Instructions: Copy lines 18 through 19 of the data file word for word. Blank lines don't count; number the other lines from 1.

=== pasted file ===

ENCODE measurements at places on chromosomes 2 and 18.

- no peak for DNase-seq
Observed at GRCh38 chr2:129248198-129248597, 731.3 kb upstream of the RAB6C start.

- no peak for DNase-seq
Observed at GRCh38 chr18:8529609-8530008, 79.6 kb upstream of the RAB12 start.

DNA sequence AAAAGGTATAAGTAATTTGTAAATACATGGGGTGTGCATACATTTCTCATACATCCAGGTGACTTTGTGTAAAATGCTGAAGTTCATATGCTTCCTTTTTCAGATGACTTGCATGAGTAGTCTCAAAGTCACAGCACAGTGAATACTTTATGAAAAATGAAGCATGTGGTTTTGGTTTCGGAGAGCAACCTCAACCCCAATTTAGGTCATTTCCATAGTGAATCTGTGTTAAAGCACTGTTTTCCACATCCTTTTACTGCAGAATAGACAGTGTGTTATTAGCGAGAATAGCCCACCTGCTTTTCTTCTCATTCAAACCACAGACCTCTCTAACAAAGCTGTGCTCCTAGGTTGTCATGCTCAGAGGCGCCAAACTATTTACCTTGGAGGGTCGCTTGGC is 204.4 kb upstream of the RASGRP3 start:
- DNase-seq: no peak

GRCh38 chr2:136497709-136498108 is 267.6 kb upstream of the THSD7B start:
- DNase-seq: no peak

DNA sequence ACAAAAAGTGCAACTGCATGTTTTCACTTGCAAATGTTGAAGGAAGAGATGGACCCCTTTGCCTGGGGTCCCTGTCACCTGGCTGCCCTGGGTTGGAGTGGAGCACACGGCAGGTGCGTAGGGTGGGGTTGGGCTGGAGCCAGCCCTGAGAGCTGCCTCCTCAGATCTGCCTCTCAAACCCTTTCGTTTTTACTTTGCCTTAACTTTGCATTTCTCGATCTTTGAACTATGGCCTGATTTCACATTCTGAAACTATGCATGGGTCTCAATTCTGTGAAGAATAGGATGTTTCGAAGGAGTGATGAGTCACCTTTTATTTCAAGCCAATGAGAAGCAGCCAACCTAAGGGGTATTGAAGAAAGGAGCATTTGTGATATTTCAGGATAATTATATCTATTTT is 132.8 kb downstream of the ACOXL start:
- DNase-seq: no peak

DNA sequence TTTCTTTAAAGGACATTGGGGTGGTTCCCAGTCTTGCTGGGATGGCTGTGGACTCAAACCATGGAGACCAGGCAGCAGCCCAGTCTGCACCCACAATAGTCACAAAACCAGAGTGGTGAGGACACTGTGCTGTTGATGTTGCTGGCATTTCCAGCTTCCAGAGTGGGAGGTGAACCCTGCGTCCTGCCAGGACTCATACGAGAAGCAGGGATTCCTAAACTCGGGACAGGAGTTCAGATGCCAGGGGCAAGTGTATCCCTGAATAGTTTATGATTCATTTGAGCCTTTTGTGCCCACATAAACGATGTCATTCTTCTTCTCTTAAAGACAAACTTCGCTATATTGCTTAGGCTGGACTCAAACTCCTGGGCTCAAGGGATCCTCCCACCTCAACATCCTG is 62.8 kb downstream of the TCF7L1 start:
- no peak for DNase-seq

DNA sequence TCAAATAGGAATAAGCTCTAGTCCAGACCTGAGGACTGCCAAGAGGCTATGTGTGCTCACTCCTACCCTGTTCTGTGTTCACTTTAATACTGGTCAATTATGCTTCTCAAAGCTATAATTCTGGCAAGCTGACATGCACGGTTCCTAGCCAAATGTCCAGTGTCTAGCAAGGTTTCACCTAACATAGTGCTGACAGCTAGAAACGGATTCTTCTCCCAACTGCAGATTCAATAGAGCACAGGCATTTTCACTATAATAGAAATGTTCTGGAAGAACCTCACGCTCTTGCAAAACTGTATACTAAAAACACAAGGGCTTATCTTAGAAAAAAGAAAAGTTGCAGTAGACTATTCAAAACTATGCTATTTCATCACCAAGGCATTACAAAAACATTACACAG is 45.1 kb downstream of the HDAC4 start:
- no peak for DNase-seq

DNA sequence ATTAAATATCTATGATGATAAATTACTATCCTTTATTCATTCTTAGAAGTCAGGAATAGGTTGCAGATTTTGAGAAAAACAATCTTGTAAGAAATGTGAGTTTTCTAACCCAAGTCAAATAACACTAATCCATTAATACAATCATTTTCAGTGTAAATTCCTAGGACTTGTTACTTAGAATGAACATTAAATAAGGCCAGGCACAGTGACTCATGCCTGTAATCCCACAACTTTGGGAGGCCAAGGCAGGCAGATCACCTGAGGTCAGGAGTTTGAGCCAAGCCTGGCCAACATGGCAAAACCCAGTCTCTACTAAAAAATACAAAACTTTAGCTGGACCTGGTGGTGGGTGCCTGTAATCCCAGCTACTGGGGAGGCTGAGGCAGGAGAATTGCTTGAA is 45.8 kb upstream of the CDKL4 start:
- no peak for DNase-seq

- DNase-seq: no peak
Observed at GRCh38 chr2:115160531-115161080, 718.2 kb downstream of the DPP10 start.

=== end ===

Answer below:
- DNase-seq: no peak
Observed at GRCh38 chr2:115160531-115161080, 718.2 kb downstream of the DPP10 start.